With the increased divorce rate in today’s society, many individuals experiencing a divorce focus on the issues directly involved in the divorce. For example, they may focus on spousal support, child support and the division of assets, but those same individuals forget that after a divorce or even during, there are additional considerations involving their estate plan. We begin with a discussion about property settlement agreements and the requirement to maintain life insurance.
As a result of most divorces, a property or marital settlement agreement (“PSA”) is executed in an effort to dictate the obligations of each party to the other party. In most cases the focus is on finalizing the PSA and not the effect of the PSA on other aspects of an individual’s life, such as his or her estate plan. However, during this phase of the divorce, it may be helpful to consult with an estate planning attorney to ensure that the PSA permits some level of flexibility from an estate planning perspective.
For example, if there are children from the marriage, very often the PSA will contain a provision requiring each party to maintain life insurance with a certain death benefit. Thus, one spouse may be required to maintain $500,000.00 of life insurance and name the other spouse as the beneficiary, name the children as beneficiaries or name the other spouse as trustee for the benefit of the children. The purpose of such a provision is to provide a substitution for child support in the event of the death of either parent. Very often the requirement to maintain the life insurance ceases when the obligation to pay child support ends.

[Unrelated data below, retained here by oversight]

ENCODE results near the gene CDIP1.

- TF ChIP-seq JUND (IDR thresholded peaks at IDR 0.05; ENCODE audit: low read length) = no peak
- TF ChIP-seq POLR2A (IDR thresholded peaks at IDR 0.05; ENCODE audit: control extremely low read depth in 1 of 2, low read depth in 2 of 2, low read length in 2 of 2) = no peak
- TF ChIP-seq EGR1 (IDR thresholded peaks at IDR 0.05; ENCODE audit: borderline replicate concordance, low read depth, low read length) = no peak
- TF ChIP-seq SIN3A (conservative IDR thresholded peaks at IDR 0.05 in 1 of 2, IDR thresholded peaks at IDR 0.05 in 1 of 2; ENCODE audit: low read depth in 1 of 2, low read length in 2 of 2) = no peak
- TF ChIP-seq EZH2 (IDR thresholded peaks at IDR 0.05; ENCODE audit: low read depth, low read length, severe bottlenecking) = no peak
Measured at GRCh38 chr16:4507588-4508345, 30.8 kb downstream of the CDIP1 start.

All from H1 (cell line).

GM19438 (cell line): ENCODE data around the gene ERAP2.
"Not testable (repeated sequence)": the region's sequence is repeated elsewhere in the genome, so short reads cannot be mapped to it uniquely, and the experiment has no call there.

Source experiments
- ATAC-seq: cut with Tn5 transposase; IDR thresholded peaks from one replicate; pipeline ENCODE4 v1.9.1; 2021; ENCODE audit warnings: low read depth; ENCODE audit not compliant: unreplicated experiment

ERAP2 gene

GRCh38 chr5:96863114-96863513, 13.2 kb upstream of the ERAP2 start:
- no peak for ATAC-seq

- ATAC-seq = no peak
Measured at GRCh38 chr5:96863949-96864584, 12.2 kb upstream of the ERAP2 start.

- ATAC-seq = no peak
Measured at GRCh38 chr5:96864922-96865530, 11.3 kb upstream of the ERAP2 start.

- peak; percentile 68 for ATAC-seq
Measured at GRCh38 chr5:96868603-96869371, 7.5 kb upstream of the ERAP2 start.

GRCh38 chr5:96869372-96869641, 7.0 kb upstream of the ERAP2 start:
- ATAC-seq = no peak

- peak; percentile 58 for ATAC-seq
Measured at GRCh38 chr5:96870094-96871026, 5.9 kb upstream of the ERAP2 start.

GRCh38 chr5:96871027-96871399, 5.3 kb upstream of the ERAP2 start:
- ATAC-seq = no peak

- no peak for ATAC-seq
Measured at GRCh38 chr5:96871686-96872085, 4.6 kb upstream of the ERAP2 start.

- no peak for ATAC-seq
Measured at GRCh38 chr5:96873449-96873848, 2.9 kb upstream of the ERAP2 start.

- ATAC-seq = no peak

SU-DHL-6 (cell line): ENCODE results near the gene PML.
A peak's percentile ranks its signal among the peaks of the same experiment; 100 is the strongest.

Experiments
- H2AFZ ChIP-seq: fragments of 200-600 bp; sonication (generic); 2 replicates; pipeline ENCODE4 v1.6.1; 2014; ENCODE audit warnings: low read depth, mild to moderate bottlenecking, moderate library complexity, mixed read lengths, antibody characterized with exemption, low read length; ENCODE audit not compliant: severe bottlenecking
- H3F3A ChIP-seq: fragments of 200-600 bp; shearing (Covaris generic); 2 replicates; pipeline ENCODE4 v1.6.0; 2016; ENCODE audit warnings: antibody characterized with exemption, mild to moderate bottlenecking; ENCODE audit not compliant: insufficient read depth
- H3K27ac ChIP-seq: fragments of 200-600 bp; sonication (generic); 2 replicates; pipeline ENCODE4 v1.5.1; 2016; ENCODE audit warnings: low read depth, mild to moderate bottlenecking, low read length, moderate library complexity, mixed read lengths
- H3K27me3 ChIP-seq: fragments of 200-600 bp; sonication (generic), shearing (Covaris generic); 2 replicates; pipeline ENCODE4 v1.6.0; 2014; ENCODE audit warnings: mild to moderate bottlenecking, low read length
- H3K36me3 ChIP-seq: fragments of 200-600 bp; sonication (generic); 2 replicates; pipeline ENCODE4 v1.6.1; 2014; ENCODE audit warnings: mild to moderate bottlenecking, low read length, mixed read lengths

But what happens if a death occurs and the life insurance proceeds are paid out to the former spouse directly or for the benefit of minor children? In the first instance, the former spouse can receive and use the monies without much oversight. Hopefully, the PSA specifies the permitted uses, but the PSA may be silent and/or the former spouse may disregard the PSA. If the minor children are named as direct beneficiaries, then a court proceeding requesting guardianship of the child’s estate may be required and the court’s oversight continues until the child reaches age 18, at which point the child has the ability to receive unfettered access to the funds. If the PSA simply states that the former spouse is to be named trustee for the benefit of the children, what are the provisions of the trust agreement? Does the so-called trust remain discretionary and then become available when the child reaches age 18?
The complexity surrounding the beneficiary designation and possible involvement of the court can be resolved if the PSA permits the parties to name a revocable living trust that would include provisions for the benefit of the children. Therefore, the beneficiary designation is simpler since only the revocable living trust is named. Moreover, a properly drafted revocable living trust agreement would contain provisions specifically detailing the trustee, dispositive provisions for the funds and handling any ‘what ifs.’ For example, what if the named trustee (i.e., former spouse) predeceases or what if a child predeceases, who will manage the funds and what happens to the funds in those circumstances?
In the case where complex estate planning exists, such as irrevocable life insurance trusts, the need to review the estate planning is important to prevent negative tax consequences and to ensure that the proper beneficiaries ultimately receive the assets. Ideally, the initial drafting of such complex estate planning will take into account the possibility of a future divorce. For example, the trust agreements can address what happens in the event of divorce with respect to a spouse continuing as a beneficiary and/or trustee. The PSA would then detail how the assets connected to the complex estate planning are handled or distributed, and by revisiting the estate plan post-divorce, any necessary adjustments can be made.
Therefore, for those who have experienced a divorce or are in the midst of a divorce, have you revisited your estate plan recently? What obligations to maintain life insurance do you have? Does the PSA have certain requirements for the creation of a trust, and if so, what are those requirements? It is better to begin to review all these issues sooner before an event, such as incapacity or death, makes it impossible to resolve later.